In response to a number of high-profile incidents of violence over the past few years, this year’s J’Ouvert celebration in Crown Heights saw a marked increase in police presence, as well as a later start time of the traditionally pre-dawn parade – 6:00 AM rather than 4:00 AM in years past. While it is still unclear how much of the weekend’s crime can be attributed to the celebrations, the general feeling was that new security measures were worth it.
As dawn broke, throngs of revelers and spectators came down Flatbush Avenue towards the route’s first checkpoint.
The crowd quickly bottlenecked, as both miscommunications and meticulous searches slowed the flow of spectators and performers onto the parade’s path.
An NYPD loudspeaker sparred with soca and steel drums to announce that the parade route for the festival whose name translates to “open day” was in fact a “restricted area” in which all attendees would be searched upon entry and no backpacks, alcohol, or weapons would be allowed.
A few long-time J’Ouvert attendees were dismayed and deterred by the early chaos at the checkpoint system.
As a large crowd waited to get onto the route, a clearly disappointed Natalie Kirton was already walking back to her car. “It’s just different. A different vibe… it’s just a feeling, it’s hard to describe.” She had been coming to the festival since her childhood and has participated in bands and as a spectator. “It’s too much control. There’s not enough freedom to express yourself and have a good time, which is what it’s all about. Something is lost, something is different. I don’t know what it is, but it’s sad. I feel like crying because it’s so different.”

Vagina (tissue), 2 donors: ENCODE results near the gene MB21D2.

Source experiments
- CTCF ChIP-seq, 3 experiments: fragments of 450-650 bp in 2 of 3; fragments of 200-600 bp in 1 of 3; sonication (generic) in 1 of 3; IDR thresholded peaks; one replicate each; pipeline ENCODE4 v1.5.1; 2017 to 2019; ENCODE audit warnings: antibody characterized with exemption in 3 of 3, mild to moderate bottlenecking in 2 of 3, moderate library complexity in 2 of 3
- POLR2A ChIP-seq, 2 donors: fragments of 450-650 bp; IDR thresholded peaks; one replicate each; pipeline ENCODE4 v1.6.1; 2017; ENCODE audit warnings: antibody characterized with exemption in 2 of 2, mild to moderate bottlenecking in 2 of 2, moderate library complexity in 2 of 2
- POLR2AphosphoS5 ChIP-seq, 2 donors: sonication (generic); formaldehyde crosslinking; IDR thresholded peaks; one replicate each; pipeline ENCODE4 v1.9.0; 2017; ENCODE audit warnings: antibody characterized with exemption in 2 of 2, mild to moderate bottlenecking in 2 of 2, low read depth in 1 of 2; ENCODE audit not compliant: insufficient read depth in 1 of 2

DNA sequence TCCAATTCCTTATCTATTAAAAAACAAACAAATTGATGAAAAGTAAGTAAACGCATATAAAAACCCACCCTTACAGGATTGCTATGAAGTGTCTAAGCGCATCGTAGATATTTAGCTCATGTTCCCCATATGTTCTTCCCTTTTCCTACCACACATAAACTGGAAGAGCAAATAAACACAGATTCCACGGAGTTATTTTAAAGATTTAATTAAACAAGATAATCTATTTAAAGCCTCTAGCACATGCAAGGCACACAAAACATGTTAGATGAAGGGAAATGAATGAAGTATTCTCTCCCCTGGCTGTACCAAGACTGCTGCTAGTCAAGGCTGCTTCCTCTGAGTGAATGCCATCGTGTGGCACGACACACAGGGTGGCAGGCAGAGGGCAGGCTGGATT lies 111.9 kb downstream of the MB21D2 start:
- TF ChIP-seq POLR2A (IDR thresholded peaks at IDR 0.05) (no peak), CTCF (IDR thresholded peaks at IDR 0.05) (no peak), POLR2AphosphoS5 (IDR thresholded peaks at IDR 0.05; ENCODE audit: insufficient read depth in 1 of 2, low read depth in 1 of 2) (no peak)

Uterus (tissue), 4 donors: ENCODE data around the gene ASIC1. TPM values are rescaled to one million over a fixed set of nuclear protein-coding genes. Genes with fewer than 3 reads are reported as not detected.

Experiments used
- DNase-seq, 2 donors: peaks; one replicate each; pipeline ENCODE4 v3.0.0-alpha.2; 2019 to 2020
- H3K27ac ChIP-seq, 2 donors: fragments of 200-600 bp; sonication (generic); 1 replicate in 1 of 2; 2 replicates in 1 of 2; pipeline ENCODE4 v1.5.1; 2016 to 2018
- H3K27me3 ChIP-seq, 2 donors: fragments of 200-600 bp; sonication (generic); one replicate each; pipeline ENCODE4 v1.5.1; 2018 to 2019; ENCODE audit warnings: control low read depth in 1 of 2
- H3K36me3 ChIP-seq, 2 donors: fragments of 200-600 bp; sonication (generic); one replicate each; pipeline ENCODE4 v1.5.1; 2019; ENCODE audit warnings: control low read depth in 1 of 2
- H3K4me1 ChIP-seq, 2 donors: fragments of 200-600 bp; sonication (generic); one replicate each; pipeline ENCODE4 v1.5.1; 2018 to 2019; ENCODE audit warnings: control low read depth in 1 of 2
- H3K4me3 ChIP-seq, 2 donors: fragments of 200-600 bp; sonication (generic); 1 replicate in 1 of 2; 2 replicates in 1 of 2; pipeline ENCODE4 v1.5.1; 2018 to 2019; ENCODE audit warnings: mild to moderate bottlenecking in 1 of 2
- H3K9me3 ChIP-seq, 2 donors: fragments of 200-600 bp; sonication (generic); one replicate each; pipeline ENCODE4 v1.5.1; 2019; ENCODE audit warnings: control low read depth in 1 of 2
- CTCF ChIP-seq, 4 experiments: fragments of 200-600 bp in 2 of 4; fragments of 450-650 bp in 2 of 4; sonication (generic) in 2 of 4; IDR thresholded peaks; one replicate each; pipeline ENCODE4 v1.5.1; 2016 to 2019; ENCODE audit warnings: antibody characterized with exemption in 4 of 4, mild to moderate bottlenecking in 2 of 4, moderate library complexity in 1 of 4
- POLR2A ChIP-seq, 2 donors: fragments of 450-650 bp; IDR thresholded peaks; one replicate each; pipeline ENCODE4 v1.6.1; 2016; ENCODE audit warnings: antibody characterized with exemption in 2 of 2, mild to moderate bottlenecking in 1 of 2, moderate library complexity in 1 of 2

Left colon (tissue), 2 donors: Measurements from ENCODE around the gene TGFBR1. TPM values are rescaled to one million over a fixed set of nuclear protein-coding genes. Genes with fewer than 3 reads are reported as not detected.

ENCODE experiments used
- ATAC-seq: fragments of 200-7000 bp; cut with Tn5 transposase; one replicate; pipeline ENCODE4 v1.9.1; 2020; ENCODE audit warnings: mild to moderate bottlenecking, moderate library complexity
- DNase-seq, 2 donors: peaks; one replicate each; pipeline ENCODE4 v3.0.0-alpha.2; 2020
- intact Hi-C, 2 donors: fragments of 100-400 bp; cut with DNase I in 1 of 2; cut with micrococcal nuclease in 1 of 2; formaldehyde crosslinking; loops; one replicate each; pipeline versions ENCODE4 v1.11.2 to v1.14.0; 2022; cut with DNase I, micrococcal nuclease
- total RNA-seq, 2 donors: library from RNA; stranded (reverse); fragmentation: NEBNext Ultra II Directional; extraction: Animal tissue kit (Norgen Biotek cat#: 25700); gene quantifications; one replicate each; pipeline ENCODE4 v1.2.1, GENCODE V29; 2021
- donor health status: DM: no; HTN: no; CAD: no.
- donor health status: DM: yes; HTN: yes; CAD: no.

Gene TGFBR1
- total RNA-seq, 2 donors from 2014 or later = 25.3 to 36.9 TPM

Ty Littles, who walked to the festivities from his home in Bed-Stuy, wasn’t going to let a checkpoint deter him. But he echoed Kirton’s sentiment while walking down a long stretch of Flatbush Avenue with little on it except police. “It’s not the same. 100% not the same. The security is a little overboard, but I respect it. Nobody should be killed just because they want to have a good time. But leave the liquor alone. We need the drinks!”
Once one caught up to the music and dancing on Empire Boulevard, the mood lightened considerably. Both participants and spectators enjoyed the relative peace of mind that the ubiquitous police presence brought to the proceedings.
Meryl Whiteman was celebrating her 63rd birthday and said she felt “very good” about the heightened security. “The last time I was here, there was a lot of shooting and killing and I had to run for my life.”
Cassidy Hollinger stood outside her apartment on Empire, watching the parade go by for the third time since she moved to the neighborhood. She remained a bit skeptical. “It feels a bit safer. I made it a point to not put my desk by the window because last year, the two women were shot right on this street.”
Opinions were mixed on the later start. Ian O’Brien, 63, saw it as an unfortunate necessity: “It’s a tradition back in the Caribbean that Jouvert starts at 4 o’clock, but whatever means are necessary safety-wise, we have to just deal with it. So I accept it.”
Some, like Iviz Brathwaite of Crown Heights, were delighted by the opportunity to sleep in. But Harlem resident and long-time attendee Marcel Silveril was adamant: “J’Ouvert is supposed to be at nighttime. For a man like me, as a young man, you want to wine on a girl in the dark, not the light.”